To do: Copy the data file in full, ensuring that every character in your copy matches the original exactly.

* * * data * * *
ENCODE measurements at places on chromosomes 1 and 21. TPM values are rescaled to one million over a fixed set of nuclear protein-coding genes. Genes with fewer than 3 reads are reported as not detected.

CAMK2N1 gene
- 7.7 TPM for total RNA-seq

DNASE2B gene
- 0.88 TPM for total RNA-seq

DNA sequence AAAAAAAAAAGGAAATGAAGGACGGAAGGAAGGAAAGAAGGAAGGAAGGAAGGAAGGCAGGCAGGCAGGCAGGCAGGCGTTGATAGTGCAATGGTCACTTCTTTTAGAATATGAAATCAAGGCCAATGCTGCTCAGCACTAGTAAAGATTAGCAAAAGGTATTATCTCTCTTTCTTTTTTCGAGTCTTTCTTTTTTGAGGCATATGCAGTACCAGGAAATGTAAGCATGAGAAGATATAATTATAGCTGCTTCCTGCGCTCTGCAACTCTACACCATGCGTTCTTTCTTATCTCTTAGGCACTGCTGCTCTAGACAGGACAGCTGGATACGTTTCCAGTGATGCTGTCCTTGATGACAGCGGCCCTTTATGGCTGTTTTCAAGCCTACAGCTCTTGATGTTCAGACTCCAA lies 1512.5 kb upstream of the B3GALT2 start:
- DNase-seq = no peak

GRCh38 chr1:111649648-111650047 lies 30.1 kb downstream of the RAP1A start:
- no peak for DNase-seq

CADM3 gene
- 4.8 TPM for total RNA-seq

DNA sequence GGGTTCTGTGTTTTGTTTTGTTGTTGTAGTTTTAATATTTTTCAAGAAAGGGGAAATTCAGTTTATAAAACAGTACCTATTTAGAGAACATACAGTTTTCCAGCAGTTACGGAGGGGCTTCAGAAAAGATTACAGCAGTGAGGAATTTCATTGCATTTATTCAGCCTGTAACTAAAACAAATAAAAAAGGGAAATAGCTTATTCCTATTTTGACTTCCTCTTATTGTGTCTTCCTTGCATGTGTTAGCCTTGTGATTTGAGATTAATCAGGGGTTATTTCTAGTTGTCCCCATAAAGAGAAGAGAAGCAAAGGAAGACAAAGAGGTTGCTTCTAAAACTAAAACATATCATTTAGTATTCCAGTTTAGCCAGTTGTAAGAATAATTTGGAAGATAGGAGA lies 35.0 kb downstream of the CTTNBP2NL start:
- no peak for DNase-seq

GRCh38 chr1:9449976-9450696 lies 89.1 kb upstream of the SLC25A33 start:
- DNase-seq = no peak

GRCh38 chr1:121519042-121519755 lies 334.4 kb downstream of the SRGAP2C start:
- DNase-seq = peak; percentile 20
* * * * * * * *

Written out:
ENCODE measurements at places on chromosomes 1 and 21. TPM values are rescaled to one million over a fixed set of nuclear protein-coding genes. Genes with fewer than 3 reads are reported as not detected.

CAMK2N1 gene
- 7.7 TPM for total RNA-seq

DNASE2B gene
- 0.88 TPM for total RNA-seq

DNA sequence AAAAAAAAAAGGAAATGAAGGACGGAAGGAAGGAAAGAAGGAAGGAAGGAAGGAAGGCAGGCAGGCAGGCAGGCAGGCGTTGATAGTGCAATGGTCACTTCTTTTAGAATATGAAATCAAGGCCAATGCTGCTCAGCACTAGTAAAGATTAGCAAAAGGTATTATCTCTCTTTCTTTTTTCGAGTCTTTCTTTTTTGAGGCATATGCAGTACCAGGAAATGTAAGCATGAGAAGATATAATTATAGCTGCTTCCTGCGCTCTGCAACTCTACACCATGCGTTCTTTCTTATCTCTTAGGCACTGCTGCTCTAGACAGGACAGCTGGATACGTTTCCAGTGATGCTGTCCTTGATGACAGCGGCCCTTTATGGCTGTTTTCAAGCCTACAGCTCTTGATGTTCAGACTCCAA lies 1512.5 kb upstream of the B3GALT2 start:
- DNase-seq = no peak

GRCh38 chr1:111649648-111650047 lies 30.1 kb downstream of the RAP1A start:
- no peak for DNase-seq

CADM3 gene
- 4.8 TPM for total RNA-seq

DNA sequence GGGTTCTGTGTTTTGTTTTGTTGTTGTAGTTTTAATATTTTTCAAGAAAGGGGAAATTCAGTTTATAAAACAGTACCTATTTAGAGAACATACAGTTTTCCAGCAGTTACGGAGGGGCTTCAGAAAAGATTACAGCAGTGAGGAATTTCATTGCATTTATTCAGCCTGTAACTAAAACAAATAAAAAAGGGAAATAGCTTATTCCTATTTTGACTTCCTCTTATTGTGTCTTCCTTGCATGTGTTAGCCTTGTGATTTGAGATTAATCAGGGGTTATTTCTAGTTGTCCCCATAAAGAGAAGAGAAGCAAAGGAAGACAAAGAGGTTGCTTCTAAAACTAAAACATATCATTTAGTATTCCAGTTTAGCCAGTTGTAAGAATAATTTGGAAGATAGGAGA lies 35.0 kb downstream of the CTTNBP2NL start:
- no peak for DNase-seq

GRCh38 chr1:9449976-9450696 lies 89.1 kb upstream of the SLC25A33 start:
- DNase-seq = no peak

GRCh38 chr1:121519042-121519755 lies 334.4 kb downstream of the SRGAP2C start:
- DNase-seq = peak; percentile 20